#parentdata #postpartum #postpartumdepression #paternalmentalhealth #newparents #emilyoster

“Whilst googling things like ‘new dad sad’ and ‘why am I crying new dad,’ I came across an article written by a doctor who had trouble connecting with his second child. I read the symptoms and felt an odd sense of relief.” Today we’re bringing back an essay by Kevin Maguire of @newfatherhood about his experience with paternal postpartum depression. We need to demystify these issues in order to change things for the better. Comment “Link” for a DM to read his full essay.

#parentdata #postpartum #postpartumdepression #paternalmentalhealth #newparents #emilyoster
...

What does the data say about children who look more like one parent? Do they also inherit more character traits and mannerisms from that parent? Let’s talk about it 🔎

#emilyoster #parentdata #parentingcommunity #lookslikedaddy #lookslikemommy

What does the data say about children who look more like one parent? Do they also inherit more character traits and mannerisms from that parent? Let’s talk about it 🔎

#emilyoster #parentdata #parentingcommunity #lookslikedaddy #lookslikemommy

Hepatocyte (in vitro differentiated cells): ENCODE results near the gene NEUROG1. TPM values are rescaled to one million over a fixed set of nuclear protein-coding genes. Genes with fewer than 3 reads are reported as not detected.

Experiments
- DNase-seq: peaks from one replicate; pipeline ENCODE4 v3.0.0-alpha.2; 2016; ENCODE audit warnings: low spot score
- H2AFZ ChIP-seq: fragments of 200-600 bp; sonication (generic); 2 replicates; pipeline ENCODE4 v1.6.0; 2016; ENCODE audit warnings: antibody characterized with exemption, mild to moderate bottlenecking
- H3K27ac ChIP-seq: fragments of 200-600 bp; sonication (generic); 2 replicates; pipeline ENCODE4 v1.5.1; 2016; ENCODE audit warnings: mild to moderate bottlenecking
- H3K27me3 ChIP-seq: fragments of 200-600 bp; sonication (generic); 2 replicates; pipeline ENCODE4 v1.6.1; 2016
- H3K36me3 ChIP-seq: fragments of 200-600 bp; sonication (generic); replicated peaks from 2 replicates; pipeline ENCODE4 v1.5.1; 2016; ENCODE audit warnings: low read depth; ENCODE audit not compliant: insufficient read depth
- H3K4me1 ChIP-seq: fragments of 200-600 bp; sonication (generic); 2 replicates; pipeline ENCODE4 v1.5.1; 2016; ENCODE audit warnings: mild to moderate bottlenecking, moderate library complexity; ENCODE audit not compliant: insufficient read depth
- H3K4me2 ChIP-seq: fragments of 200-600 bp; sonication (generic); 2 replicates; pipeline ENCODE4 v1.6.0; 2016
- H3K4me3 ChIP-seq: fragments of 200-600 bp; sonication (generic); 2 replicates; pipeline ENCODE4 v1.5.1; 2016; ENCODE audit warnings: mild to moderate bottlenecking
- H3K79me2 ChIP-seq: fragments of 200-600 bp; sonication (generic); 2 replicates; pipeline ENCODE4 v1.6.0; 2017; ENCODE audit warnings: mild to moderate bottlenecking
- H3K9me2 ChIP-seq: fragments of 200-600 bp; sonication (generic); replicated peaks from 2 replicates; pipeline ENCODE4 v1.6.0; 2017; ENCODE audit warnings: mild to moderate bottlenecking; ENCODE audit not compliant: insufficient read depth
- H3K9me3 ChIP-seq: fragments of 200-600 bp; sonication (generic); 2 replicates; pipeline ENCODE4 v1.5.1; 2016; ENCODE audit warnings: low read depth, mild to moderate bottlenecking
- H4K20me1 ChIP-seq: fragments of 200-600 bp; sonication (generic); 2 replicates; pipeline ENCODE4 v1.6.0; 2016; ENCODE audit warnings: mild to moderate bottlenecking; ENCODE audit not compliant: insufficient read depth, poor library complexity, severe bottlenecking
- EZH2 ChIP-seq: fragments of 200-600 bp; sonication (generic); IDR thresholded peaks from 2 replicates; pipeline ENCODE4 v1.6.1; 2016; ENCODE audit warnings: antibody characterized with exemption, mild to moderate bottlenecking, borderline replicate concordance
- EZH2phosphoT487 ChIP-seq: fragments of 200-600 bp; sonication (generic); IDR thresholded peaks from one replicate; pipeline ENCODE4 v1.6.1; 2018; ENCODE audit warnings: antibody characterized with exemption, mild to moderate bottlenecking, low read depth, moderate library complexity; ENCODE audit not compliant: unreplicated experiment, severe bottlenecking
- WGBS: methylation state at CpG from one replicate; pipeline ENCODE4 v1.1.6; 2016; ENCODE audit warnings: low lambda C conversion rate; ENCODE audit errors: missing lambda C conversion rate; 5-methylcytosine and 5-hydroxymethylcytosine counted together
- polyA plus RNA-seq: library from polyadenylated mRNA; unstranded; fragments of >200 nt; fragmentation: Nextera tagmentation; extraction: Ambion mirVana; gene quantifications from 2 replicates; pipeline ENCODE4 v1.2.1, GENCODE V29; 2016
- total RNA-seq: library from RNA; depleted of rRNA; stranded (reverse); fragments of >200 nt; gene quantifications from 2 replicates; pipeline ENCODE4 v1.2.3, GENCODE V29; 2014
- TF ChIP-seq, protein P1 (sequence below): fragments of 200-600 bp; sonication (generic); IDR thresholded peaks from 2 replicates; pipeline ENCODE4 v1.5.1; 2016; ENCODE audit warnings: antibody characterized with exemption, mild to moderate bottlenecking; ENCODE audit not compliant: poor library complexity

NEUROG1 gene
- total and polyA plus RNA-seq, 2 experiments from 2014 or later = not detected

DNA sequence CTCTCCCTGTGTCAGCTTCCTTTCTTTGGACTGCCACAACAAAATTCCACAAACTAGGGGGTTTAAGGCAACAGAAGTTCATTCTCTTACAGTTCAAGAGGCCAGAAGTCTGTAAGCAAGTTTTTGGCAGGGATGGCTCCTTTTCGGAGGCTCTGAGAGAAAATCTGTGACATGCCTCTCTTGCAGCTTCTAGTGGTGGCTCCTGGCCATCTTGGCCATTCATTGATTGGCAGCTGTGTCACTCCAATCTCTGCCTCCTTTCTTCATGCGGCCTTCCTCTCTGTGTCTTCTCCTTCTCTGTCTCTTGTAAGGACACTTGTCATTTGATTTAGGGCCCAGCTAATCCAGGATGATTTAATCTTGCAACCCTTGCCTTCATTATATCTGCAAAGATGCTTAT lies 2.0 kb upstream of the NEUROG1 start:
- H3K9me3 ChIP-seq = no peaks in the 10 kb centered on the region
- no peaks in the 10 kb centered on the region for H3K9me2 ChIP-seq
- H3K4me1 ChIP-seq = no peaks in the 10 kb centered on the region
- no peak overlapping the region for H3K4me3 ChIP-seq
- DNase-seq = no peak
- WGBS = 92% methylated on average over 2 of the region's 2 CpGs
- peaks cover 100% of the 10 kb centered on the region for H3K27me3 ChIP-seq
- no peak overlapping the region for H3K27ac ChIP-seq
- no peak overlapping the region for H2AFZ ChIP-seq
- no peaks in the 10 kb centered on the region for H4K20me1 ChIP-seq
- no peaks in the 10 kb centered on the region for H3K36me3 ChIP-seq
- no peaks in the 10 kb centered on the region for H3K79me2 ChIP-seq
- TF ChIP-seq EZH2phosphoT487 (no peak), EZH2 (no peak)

...

SLEEP DATA 💤 We asked you all about your kids’ sleep—and got nearly 15,000 survey responses to better understand kids’ sleep patterns. Comment “Link” for an article that breaks down our findings!

This graph shows sleeping location by age. You’ll notice that for the first three months, most kids are in their own sleeping location in a parent’s room. Then, over the first year, this switches toward their own room. As kids age, sharing a room with a sibling becomes more common. 

Head to the newsletter for more and stay tuned for part two next week on naps! 🌙

#parentdata #emilyoster #childsleep #babysleep #parentingcommunity

SLEEP DATA 💤 We asked you all about your kids’ sleep—and got nearly 15,000 survey responses to better understand kids’ sleep patterns. Comment “Link” for an article that breaks down our findings!